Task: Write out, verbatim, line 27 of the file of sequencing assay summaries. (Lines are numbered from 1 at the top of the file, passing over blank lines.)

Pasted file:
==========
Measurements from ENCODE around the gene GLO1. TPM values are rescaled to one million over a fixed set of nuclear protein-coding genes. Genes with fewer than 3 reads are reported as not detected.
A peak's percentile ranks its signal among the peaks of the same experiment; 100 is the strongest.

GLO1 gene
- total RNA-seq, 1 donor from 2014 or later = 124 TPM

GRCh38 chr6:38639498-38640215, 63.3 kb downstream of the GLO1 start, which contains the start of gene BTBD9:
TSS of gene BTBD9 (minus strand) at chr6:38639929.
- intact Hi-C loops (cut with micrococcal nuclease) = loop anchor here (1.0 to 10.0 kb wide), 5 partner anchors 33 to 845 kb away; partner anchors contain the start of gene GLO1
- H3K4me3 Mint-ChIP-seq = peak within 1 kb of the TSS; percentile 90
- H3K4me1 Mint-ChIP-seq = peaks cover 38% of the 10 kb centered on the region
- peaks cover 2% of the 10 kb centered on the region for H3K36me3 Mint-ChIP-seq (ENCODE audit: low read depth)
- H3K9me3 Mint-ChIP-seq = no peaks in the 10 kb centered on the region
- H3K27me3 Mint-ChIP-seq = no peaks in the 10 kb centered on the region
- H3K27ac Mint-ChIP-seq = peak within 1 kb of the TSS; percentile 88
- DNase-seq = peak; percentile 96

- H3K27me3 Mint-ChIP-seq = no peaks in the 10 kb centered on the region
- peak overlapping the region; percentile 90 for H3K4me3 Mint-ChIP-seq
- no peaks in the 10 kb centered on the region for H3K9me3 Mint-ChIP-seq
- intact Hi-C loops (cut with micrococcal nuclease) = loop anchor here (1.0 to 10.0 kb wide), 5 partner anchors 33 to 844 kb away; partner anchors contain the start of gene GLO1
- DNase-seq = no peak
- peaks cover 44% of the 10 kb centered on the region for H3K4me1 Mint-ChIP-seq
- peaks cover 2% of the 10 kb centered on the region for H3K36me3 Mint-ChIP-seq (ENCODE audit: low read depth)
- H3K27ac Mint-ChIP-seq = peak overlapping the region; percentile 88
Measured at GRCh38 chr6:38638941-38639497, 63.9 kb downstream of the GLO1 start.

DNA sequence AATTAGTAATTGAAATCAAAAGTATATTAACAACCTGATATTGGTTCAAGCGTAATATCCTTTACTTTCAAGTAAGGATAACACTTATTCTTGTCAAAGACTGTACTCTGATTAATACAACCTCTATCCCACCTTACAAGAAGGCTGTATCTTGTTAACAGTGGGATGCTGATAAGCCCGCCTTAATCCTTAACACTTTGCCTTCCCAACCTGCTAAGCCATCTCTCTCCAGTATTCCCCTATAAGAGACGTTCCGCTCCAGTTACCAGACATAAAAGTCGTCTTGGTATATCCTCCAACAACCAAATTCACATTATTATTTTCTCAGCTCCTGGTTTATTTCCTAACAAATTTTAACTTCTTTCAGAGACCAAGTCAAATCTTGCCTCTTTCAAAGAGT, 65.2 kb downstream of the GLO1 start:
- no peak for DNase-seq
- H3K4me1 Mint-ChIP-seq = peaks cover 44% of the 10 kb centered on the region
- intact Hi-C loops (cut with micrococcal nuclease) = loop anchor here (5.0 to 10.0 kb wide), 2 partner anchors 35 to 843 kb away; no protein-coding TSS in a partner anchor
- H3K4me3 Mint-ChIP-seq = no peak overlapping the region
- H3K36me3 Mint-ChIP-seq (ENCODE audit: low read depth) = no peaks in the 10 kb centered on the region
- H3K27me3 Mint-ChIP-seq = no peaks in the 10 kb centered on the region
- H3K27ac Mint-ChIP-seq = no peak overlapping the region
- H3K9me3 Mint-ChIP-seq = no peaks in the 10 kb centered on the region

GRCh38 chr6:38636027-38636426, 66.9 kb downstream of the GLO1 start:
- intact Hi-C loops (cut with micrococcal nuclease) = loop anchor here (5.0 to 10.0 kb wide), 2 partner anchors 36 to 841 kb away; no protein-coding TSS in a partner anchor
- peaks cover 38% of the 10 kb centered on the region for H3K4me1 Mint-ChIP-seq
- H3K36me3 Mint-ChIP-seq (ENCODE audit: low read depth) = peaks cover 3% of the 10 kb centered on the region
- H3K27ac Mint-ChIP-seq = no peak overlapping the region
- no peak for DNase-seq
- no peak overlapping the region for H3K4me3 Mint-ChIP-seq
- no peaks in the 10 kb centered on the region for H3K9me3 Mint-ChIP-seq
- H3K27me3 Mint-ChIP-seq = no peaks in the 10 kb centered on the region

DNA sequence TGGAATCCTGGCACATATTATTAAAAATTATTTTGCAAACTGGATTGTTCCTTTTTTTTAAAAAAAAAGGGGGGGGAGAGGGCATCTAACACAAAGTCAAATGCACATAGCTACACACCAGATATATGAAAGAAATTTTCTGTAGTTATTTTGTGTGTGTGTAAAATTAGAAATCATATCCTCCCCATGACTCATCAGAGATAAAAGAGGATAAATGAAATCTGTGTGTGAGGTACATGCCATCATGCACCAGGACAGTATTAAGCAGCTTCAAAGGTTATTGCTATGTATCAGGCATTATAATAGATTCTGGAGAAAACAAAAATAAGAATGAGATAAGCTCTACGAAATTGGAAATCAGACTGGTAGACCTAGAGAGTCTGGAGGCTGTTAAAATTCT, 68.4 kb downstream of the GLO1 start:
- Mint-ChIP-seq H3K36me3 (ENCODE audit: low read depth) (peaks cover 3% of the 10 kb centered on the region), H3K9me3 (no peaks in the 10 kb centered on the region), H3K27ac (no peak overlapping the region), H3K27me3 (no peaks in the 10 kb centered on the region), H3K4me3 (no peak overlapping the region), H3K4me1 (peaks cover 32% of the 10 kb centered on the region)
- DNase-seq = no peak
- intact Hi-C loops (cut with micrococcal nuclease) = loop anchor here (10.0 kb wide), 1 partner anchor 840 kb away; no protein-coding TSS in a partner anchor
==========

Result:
- intact Hi-C loops (cut with micrococcal nuclease) = loop anchor here (5.0 to 10.0 kb wide), 2 partner anchors 35 to 843 kb away; no protein-coding TSS in a partner anchor